[Infographic] Gen Z Just Graduated from College! So What Are They Like?

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Over the past year two of my students have taught me a lot as they have undertaken thesis work related to generational differences in the workplace. A few of my blogs have addressed this theme in recent months (The Millennial Way and Defining Workplace Generations). Today I am continuing this topic by discussing a generation that has not received as much press as it should. But Gen Z is about to get a lot of attention!

You see, we have just entered the zone where Gen Z’s are graduating from college. Most demographers define this generation as those born between 1995 and 2010 which means that the first wave of this cohort just graduated. You can expect to see many of their applications and resumes in the months ahead. And as we have learned with previous generations, they will bring some changes!

The content below is courtesy of Richard Madison, a marketer at the Brighton School of Business (U.K). It provides some very practical insights about Gen Z. I trust it will help your organization prepare for yet another wave of unique expectations in our increasingly multigenerational work environments.

What-to-Expect-from-Gen-Z-Infographic

 

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Jeff Suderman is a futurist, consultant, Gen X’er and professor who works in the field of organizational development. He partners with clients to improve culture, leadership, teamwork, organizational alignment, strategy and organizational future-readiness. He resides in Palm Desert, California. Twitter: @jlsuderman Email: jeff@jeffsuderman.com

Source: Brighton School of Business and Management

10 comments

  1. Rich

    Very insightful, Dr. Suderman! Do you see any variables between Gen Zers in the UK and those in the USA? And what will the next generation be titled?

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    • Jeff Suderman

      Thanks for your comments Rich. The research sources used for this infographic are US-based so this is an accurate representation of the US market. The early moniker for the generation to follow Gen Z seems to be Alpha Gen (or Gen Alpha). See http://jeffsuderman.com/defining-workplace-generations-infographic for more details.

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  2. Mike Henry

    Interesting how large of a gap there is between “62% would rather start their own companies than work for one” and “3% currently run their own business”.

    I wonder if there’s a lack of training or teaching in how to actually start your own company within university education? It seems like those skills ought to be an important part of some/most programs.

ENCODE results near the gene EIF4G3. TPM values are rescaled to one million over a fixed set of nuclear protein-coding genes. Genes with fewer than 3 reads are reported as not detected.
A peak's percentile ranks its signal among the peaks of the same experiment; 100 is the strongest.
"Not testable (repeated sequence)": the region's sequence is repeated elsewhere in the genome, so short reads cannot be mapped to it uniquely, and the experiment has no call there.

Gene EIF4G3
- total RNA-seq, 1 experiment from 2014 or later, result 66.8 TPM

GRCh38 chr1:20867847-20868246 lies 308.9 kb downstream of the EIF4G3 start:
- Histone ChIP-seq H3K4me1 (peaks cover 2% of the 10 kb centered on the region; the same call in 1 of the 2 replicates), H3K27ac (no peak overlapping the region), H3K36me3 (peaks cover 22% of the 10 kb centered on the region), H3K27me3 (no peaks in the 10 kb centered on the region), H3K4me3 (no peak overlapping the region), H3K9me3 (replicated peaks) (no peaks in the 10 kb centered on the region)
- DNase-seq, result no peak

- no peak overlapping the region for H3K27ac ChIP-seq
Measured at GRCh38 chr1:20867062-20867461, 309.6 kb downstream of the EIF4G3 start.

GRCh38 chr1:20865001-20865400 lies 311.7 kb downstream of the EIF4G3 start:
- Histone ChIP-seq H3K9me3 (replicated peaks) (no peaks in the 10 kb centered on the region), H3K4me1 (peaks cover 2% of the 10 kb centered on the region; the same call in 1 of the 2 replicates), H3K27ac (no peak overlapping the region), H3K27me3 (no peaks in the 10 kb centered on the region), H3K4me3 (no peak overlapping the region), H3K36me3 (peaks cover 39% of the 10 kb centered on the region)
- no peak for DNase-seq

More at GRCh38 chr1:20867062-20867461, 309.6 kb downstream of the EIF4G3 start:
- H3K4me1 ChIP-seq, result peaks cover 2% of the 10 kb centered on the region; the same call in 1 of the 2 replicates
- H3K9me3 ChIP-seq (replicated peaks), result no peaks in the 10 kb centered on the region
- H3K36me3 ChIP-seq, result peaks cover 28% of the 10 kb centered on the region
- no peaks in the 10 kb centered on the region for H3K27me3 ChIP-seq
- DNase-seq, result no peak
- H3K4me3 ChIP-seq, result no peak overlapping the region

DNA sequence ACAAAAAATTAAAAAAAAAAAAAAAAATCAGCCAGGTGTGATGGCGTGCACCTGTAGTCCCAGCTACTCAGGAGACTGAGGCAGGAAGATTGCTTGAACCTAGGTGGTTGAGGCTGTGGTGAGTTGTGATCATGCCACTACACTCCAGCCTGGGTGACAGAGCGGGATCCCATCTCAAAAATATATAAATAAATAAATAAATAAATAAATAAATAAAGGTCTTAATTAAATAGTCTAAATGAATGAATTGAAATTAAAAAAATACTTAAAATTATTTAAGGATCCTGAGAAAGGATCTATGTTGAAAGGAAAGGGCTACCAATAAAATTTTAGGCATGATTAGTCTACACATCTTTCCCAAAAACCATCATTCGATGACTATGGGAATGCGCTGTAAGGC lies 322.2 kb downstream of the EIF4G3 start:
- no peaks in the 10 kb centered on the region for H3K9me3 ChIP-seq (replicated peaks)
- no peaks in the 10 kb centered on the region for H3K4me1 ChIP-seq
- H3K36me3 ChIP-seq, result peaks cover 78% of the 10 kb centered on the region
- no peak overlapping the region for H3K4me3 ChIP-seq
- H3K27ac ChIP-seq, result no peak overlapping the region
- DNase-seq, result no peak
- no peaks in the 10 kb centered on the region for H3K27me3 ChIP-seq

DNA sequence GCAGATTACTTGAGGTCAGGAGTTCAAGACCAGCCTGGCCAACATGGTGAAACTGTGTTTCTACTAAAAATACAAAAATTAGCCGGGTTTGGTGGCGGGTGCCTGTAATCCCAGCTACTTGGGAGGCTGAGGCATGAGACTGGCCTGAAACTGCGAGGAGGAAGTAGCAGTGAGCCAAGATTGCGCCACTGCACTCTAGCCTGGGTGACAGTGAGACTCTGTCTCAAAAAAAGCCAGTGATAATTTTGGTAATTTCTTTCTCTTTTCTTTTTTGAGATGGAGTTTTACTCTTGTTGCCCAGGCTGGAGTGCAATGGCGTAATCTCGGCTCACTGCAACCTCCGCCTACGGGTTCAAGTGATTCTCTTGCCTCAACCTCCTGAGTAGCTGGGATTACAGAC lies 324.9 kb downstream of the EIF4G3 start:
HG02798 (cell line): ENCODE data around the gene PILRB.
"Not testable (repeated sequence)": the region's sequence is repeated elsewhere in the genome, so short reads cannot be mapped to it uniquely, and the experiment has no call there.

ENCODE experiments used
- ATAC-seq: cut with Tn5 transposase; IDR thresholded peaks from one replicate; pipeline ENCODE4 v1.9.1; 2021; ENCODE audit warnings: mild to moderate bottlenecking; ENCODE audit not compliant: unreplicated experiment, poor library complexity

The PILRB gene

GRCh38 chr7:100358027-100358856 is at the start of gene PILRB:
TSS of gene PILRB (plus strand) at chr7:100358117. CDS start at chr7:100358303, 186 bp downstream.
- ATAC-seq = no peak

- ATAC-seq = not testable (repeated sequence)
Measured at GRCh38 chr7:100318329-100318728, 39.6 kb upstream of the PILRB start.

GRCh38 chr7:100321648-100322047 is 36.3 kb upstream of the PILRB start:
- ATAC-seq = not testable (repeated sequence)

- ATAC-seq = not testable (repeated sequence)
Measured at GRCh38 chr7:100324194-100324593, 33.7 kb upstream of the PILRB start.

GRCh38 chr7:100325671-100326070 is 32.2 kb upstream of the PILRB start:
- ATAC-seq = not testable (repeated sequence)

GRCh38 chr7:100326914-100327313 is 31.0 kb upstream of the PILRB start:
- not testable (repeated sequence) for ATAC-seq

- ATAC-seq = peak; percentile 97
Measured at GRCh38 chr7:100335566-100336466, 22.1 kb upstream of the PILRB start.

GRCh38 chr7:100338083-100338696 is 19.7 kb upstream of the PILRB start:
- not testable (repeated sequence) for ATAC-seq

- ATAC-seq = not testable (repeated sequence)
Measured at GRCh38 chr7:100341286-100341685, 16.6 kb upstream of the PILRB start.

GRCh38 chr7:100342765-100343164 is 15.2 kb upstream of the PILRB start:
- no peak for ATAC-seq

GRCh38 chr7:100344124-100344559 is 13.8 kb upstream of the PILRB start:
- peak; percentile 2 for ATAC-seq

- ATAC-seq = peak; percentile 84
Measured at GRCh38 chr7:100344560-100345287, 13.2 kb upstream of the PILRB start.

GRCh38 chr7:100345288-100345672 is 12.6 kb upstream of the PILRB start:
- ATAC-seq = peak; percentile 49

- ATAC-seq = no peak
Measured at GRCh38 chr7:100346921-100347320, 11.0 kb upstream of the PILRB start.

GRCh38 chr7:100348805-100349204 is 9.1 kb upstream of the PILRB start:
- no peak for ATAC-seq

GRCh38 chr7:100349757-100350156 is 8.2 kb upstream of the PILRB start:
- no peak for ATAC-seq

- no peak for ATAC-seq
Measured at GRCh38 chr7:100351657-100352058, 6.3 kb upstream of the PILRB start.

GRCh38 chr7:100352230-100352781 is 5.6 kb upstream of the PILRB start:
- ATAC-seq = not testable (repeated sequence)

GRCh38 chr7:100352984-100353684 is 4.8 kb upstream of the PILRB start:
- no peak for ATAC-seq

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    • Jeff Suderman

      You’re sounding like Elon Musk…

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  3. Aiste K

    Dan Shawbel sates that Gen Y tends “to be more realistic instead of optimistic”. Yet 1 in 3 hopes to be a manager in 5 years, 1 in 3 also plans to retire by 60; 6 in 10 want to impact the world & more than 6 in 10 want to run their own businesses… If it’s not optimistic, then it’s at least very determined for sure. Intriguing insights overall, thanks!

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    • Aiste K

      Gen Z, not Gen Y 🙂

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      • Jeff Suderman

        Great observations Aiste!

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  4. Marta Boyle

    This is indeed fascinating. I wonder more and more how Gen X and Gen Z will affect those in the Gen X and Baby Boomer generations, and what sort of policies they will create as they assume leadership both here in the US and abroad.

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  5. Aiste K

    Pleasant coincidence – a similar research has just been conveyed in Lithuania (by AIESEC in collaboration with the United Nations). Similarly to the above data, it showed that salary isn’t a key determinant when choosing a job. Although it does become loyalty determining criteria once the experience is gained. Lithuanians also want to impact the world and emphasize the importance of volunteering as well as creativity generating activities. On the other hand, even 44.4% doubt that their current studies will be related to their future careers! Which can of course be explained by the fact that gap years after school is merely a slowly emerging trend and most of the undergraduates enter universities under traditional social pressures, ‘by default’ (ref.: http://m.alfa.lt/straipsnis/50022057/ )

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    • Jeff Suderman

      Thanks so much for contributing Aiste!

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